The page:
Rice made promoting LGBT rights a priority in her work in the Obama administration, and has said that she is “pro-choice.” Planned Parenthood praised her appointment as UN ambassador, saying she would help bring “equality to women and women’s health around the world.”
In an August interview with NPR, Rice discussed her relationship with her son and areas of agreement and disagreement. “We disagree on things like choice. I’m pro-choice. He’s pro-life. That’s the kind of difference that we ought to be able to respect,” she said.
In 2016, Rice addressed an audience at American University about LGBT rights. Rice said that when the Supreme Court legalized same-sex marriage in 2015, she and her husband took a photo together outside the White House which was lit in rainbow colors.
“That Friday night of the landmark Supreme Court ruling, my husband I took a photo together that we cherish, outside of the White House lit up in the colors of the rainbow to celebrate what we’ve always known—that love is love is love,” she said.
Biden’s White House chief of staff will be Ron Klain, who previously served as his chief of staff when Biden was vice president.
In a June 11, 2019 op-ed in the Washington Post, Klain warned that the Supreme Court could overrule Roe v. Wade and “impose nationwide restrictions on abortion — even in pro-choice states — in the name of ‘fetal rights.’” During the campaign, Biden pledged to enact sweeping federal protections for unlimited abortion access in a bid to preclude future state limitations being placed on the practice.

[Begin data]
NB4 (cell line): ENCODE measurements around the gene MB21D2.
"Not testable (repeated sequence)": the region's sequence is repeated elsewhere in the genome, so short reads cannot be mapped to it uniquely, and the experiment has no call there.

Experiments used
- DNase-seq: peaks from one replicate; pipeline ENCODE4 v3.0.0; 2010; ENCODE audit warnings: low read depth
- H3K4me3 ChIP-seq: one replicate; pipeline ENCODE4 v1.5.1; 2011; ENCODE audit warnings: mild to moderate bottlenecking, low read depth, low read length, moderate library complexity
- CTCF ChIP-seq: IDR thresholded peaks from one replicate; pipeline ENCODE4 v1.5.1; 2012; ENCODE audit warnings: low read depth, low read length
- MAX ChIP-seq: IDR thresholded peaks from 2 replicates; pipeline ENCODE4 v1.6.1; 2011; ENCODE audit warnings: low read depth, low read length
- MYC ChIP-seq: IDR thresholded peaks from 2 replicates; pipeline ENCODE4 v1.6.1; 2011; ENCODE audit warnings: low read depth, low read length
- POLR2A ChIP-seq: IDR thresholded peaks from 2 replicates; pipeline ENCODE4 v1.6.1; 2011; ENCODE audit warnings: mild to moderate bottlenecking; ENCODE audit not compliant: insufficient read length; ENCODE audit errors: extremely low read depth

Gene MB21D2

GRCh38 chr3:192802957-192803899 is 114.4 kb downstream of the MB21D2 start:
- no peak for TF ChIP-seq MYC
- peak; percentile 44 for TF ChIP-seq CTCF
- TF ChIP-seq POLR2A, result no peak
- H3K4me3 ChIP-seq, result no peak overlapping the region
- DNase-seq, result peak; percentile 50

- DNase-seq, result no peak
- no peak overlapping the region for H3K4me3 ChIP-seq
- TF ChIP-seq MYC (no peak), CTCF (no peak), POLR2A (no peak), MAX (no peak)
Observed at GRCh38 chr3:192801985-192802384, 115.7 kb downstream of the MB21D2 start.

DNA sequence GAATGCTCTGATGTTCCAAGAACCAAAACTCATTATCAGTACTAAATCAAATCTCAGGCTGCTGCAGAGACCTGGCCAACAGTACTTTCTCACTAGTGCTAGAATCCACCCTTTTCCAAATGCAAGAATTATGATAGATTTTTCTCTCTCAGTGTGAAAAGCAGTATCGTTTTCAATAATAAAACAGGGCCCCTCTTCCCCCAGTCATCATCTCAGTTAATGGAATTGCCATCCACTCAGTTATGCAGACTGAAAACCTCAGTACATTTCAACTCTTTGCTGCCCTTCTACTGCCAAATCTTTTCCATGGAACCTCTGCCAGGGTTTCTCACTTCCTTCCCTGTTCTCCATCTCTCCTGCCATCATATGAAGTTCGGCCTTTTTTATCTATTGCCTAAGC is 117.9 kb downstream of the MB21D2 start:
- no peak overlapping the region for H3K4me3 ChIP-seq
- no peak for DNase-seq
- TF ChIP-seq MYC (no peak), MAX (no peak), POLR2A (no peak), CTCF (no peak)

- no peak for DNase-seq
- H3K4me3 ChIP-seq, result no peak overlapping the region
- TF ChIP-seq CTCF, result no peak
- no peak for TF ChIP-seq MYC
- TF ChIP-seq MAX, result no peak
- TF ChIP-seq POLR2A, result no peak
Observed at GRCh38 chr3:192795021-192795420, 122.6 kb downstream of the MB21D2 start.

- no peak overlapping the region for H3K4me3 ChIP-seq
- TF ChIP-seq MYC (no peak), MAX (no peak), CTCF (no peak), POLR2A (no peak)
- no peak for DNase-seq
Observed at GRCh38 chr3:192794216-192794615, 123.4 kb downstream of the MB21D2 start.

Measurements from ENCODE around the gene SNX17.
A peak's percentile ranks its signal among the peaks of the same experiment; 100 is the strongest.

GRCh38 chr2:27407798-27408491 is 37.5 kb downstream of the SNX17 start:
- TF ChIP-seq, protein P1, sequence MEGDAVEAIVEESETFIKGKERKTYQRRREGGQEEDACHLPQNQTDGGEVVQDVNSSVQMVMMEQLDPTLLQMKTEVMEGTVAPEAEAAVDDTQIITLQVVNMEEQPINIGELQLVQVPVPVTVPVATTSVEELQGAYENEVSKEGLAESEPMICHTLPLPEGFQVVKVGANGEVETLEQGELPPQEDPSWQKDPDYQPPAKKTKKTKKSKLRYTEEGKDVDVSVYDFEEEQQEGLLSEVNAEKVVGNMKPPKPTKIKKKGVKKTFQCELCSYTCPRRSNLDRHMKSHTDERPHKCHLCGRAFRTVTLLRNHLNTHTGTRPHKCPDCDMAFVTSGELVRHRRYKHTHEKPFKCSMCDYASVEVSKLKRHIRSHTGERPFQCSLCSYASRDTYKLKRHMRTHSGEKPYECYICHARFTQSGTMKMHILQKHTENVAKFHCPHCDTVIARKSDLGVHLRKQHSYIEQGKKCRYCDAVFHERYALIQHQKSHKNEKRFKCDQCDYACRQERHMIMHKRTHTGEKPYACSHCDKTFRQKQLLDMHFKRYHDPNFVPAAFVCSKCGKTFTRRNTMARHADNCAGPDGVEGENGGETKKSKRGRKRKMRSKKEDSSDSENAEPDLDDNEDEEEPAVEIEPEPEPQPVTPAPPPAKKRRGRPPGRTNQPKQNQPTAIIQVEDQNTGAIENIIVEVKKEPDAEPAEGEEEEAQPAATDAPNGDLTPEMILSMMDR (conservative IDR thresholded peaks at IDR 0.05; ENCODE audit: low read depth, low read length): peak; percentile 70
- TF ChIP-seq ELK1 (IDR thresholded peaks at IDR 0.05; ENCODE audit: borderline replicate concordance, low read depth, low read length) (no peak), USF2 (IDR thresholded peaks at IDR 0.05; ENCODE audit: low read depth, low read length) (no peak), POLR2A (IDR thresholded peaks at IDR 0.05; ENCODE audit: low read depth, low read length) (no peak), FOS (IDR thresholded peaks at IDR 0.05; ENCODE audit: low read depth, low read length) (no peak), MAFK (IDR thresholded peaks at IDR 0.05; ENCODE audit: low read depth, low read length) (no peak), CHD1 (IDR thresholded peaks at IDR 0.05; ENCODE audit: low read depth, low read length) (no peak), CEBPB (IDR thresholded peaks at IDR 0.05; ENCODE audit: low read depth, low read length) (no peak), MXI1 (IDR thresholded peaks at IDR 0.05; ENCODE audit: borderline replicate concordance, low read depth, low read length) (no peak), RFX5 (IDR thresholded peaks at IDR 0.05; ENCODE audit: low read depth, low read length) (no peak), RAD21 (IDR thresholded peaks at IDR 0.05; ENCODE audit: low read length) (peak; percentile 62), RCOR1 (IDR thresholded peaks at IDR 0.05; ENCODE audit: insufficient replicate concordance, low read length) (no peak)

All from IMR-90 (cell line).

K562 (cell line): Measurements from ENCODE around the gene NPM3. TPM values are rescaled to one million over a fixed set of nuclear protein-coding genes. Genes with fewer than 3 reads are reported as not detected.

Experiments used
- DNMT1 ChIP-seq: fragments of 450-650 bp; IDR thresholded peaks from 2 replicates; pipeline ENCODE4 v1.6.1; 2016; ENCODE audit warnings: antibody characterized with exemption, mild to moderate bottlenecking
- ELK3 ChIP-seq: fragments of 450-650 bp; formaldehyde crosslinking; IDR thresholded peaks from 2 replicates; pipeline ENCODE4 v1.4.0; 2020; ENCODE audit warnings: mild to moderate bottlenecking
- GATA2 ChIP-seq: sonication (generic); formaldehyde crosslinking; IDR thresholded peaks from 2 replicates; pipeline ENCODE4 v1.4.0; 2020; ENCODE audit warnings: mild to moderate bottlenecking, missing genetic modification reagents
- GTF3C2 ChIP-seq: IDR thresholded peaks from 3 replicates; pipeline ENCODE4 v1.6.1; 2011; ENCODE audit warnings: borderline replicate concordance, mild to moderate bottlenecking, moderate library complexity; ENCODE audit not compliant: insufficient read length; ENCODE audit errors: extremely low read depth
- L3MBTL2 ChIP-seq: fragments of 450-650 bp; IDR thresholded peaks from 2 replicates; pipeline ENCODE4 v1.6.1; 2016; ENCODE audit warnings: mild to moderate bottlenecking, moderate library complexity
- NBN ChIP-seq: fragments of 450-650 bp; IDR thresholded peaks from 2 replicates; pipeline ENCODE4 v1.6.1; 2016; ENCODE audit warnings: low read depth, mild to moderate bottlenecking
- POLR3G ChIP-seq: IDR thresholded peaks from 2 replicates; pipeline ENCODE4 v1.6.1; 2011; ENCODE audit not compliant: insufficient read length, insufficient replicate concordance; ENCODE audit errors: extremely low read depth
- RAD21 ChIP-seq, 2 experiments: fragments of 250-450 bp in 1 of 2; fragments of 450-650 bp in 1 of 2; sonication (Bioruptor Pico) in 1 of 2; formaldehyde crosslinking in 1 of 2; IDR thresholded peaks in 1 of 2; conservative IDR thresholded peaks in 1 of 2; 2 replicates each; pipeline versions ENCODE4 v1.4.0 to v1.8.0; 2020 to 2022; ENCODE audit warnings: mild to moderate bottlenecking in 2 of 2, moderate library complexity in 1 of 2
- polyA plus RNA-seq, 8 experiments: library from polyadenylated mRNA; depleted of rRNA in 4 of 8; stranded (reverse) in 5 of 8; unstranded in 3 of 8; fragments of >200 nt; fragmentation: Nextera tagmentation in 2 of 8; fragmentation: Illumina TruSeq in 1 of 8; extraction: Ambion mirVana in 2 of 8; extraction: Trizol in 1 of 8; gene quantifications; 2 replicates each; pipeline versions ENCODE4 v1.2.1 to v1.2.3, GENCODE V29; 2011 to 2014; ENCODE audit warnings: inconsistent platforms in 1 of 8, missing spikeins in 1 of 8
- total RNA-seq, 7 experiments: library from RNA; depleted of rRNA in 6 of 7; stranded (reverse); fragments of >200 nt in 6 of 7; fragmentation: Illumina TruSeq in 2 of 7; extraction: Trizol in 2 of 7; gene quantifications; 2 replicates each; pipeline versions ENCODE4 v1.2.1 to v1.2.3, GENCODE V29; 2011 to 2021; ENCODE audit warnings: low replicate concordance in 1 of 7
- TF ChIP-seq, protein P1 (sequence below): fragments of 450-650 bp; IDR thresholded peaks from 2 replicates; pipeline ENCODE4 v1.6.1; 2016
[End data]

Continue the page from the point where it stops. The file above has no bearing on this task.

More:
Biden also made appointments to critical health care positions during the coronavirus pandemic. He tapped Vivek Murthy to be Surgeon General after he served in the position from Dec., 2014 until the end of Obama’s presidency.
Murthy supported the Obama administration’s contraceptive mandate; at his confirmation hearing in 2014, he was asked by Sen. Mike Enzi (R-Wyo.) if he believed “contraception coverage should be mandatory regardless of religion.”
Murthy did not confirm or deny that, but answered that “I respect people’s individual beliefs and religious beliefs” and that as surgeon general he would “bring the science, not just to the public, but to legislators as well” to make policy decisions.
On the subject of vaccine mandates, Murthy spoke out in 2015 of the need for parents to vaccinate their children against diseases such as measles and expressed concern about the spread of disease in areas where large religious communities refuse vaccinations.
“When you’re in a pocket with low vaccination rates, that’s when you find yourself at greater risk of getting measles,” Murthy said in an interview with CBS News.
Biden has also tapped two other Catholics as cabinet heads—Gen. Lloyd Austin who, if confirmed, would serve as the first Black Defense Secretary, and Denis McDonough, former White House chief of staff under Obama, to serve as Secretary of Veterans Affairs.
If you value the news and views Catholic World Report provides, please consider donating to support our efforts. Your contribution will help us continue to make CWR available to all readers worldwide for free, without a subscription. Thank you for your generosity!